Looks fine, eh? I actually had to throw many pixels away. These sizes are easy to do with a 3 MP camera. Even if they are adding in some unstated magnification to try to address other issues in rendering prints vs. screen images the differences between 4 MP and 6 MP are nowhere near as exaggerated as that store site shows. They show at least a 4x difference in the size of the pixels between 4 MP and 6 MP. As you know the size difference between 4 MP and 6 MP is only 50% in pixel count, and since pixels are square that means less than 25% in pixel size or pitch! Since that part of that retailer’s site isn’t an ad for any particular product I doubt and truth in advertising rules apply. Caveat emptor!
Image clarity is more dependant on how you shot the photo than on the number of megapixels. A clean shot from a 3MP camera is much better than a slightly out-of focus shot from a $5,000 12 MP camera. A clear image can be printed any size from any modern digital camera. Sure, if you print mural size and look at it from inches away you won’t have the sharpness you’d get from 4 x 5″ film, but if you shot it properly, it will be sharp enough to look great when viewed from a distance appropriate to the size of the print. So long as you have 100 to 150 DPI (dots or pixels per inch), you have plenty for a sharp print viewed at arm’s length. This means a 6 MP camera can make prints 30″ (75cm) wide and still look great. When was the last time you printed that big?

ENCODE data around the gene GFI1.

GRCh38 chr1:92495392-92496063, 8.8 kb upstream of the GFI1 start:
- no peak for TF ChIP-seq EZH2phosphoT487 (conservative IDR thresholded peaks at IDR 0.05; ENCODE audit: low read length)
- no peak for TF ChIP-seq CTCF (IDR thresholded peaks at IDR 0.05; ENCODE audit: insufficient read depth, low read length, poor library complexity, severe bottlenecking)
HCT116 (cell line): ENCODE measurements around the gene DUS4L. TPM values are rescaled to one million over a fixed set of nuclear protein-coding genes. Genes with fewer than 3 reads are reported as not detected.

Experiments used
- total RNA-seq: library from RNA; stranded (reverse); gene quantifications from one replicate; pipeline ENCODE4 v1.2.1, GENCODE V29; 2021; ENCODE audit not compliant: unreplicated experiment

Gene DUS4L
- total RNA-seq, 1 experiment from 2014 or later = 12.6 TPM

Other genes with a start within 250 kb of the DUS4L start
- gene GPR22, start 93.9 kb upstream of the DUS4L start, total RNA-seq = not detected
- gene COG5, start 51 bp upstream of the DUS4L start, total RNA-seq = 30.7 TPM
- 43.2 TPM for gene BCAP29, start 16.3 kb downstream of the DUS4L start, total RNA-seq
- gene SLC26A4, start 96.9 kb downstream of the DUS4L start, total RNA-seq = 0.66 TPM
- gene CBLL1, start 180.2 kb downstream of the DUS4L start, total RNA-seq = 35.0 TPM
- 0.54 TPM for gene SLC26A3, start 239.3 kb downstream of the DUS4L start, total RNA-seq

Ideally you’d like to print at 300 DPI to look super-sharp even when viewed too close with a magnifier. You can figure this by:
Long print dimension in inches = 4 x (square root of megapixels)
Long print dimension in centimeters = 10 x (square root of megapixels)
For example, the square root of four (megapixels) is two. 4 x (two) is eight. Thus the biggest print you can make without losing sharpness as seen through a magnifier from a 4MP camera is 6 x 8″ (15x20cm). From a sixteen MP camera likewise you could go to 12 x 16″ (30x45cm), and still look at the print through a magnifier.
The resolution issue is one of scale and viewing distance.